Where do the Brothers go from here?

Where do the Brothers go from here?

 Suppose that a person with absolutely zero knowledge of Egyptian politics just arrived into the country. Inquiring about all the colorful electoral banners, they would be told that an election had just taken place in which the biggest opposition bloc, a conservative group called the Muslim Brotherhood, went from controlling 20 percent of parliament to losing all of its seats. That person would probably think that either Egyptian voters are strangely unpredictable or that the election was rigged.

These results are a challenge for the regime, in whose interest it was to maintain the illusion of gradual progress on political reform and plurality in Egyptian political life. This has, after all, been the message promoted by Gamal Mubarak and other NDP leaders since 2002, including the idea (borrowed from ex-President Anwar al-Sadat) that Egypt needs three strong parties: a centrist one (the NDP), a leftist one (presumably the Tagammu) and a rightist one (presumably the Wafd). The role that the Muslim Brotherhood played in this configuration was always ambiguous, since the regime has never wanted to concede to them the right to have a formal political role.

In practice, a different three-party configuration emerged, which included a hegemonic party (the NDP), an Islamist one (the Muslim Brotherhood) that supposedly represented a dangerous alternative but could easily be kept in check by repression, and a loose front of secular parties and individuals that could mostly be intimidated and controlled, in part because it shared the NDP’s fear of Islamists, and represented no credible alternative at all.

These elections have shattered that arrangement. The question now is whether they have done so definitively, an issue that concerns the Muslim Brotherhood first and foremost. By barring many of its candidates from registering and campaigning, the security forces have sent a message that they want no Muslim Brothers in official politics. The NDP, likewise, filed court orders to have Muslim Brothers disqualified because of their “membership in a banned organization,” thus sending a signal that the era of tolerating Muslim Brothers in parliament is over.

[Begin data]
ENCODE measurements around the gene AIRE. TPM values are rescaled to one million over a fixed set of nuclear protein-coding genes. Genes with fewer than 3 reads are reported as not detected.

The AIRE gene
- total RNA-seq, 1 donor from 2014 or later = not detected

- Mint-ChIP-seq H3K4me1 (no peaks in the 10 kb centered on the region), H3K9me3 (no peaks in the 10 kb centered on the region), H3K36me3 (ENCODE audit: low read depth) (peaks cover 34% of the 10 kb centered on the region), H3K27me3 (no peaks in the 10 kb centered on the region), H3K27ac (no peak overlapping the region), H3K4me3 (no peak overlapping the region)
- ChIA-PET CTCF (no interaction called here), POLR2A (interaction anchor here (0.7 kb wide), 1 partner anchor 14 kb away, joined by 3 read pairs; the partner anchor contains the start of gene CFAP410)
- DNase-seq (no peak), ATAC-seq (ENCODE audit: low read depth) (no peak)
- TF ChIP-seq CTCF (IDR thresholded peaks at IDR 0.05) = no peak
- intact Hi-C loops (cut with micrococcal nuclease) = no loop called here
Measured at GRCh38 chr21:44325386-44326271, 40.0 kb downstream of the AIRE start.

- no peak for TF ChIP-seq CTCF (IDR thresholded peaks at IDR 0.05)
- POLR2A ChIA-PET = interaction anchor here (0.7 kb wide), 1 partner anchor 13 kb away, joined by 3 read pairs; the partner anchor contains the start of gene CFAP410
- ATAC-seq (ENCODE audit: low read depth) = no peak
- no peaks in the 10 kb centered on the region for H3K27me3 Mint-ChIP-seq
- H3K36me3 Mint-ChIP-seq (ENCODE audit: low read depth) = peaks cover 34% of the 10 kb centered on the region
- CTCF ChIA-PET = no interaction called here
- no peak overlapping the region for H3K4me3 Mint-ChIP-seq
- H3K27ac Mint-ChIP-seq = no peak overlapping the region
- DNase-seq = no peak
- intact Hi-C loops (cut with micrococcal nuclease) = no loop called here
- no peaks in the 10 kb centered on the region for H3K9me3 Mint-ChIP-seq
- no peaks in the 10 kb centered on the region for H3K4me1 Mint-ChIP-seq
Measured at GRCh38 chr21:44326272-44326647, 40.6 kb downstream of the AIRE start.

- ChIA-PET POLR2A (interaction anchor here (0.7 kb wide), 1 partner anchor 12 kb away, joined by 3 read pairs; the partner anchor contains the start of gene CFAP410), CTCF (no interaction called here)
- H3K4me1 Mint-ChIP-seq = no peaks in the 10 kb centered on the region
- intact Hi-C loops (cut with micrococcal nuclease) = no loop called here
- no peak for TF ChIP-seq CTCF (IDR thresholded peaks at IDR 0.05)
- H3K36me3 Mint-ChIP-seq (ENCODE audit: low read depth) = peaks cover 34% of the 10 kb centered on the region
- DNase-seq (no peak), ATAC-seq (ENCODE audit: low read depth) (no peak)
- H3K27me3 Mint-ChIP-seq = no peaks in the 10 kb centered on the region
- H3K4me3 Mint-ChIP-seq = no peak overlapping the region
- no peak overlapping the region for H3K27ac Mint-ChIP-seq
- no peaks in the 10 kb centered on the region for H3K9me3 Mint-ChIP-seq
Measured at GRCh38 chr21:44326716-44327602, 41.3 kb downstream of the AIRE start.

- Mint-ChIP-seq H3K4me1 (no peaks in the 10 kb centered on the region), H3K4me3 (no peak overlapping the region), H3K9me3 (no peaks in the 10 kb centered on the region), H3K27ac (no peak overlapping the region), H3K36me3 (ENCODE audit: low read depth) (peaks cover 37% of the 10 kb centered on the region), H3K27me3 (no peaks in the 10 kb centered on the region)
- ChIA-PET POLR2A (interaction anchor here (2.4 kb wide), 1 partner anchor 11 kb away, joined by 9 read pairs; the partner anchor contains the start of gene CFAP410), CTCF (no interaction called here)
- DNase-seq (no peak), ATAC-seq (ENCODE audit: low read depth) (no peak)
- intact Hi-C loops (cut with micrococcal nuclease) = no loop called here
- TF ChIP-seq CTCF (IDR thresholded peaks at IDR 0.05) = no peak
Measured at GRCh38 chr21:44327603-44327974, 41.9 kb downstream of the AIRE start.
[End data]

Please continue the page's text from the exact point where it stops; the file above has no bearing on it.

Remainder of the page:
There is speculation that this is a temporary move to secure calm during what many believe is an imminent presidential succession. But what if it’s a more permanent re-arrangement of the political chessboard?

It was once standard journalistic boilerplate to describe the Egyptian Muslim Brothers as “banned but tolerated.” That oxymoronic passphrase encapsulated the group’s legal status–banned–as well as the reality that, in practice, the Brothers were allowed to have an office, run for elections, run charities, clinics and pharmacies, contest syndicate elections and generally participate in public life. In other words, that they were largely tolerated as long as they posed no real threat to the regime. Sometimes–as in the 2005 parliamentary elections–they were even given unusual leeway to compete, to better represent the “worse alternative” the regime painted them as to domestic elites and foreign backers.

This was for a long time a cozy arrangement for both sides, only interrupted now and again by the periodic crackdowns the regime would wage against up-and-coming Brotherhood figures. These would typically take place every five years, depriving the organization of its brightest new talent while keeping in place a generation of leaders–now mostly in their late 60s, 70s and even early 80s–that remembered the days when the organization was virtually wiped out. This generation, which took the credit for rebuilding the Brotherhood from scratch, laid the basis for a new organization to emerge. It dissociated itself from the more radical writings of Sayyid Qutb and the group’s past dalliance with violent radicalism in the 1950s and 1960s, while remaining faithful to the teachings of founder Hassan al-Banna and espusing non-violence. It became concerned first and foremost with the survival of Egypt’s second oldest political movement after the Wafd. The result was that the Brotherhood became politically cautious and ambiguous in its relationship with the regime.

It is understandable that the Muslim Brothers, even as they bore witness to fraud in the recent elections, are getting tired of playing punching ball. This is why there was a debate about not participating in the elections at all. But can the generation that rebuilt the Brotherhood also be the one that takes it beyond a role assigned by the regime?

Individual Muslim Brothers clearly have sympathies for the principles, and some of the personalities, of the secular opposition. There have even been a few successes in forming alliances based on principles that most Egyptians would agree with, though the organization as a whole has refrained from a more fundamental commitment to alliances. Part of this was because the Brotherhood felt that, as the largest opposition group, it deserved to lead the opposition. Part of it was also that the Brotherhood reasoned it was better to cut a deal with a regime firmly in control than a haphazard opposition coalition. But in these elections, the regime is signaling that it either isn’t interested in making deals anymore, or is unable to deliver on them.

The Brotherhood’s challenge is now to decide whether it wants to be a quietist religious movement, a banned political party lobbying the regime for a margin of toleration, or the conservative element of a national coalition fighting for greater democracy. Trying to be all three, as it has in recent years, is obviously not delivering great results.

Issandr El Amrani is a writer on Middle Eastern affairs. He blogs at www.arabist.net. His column appears every Tuesday.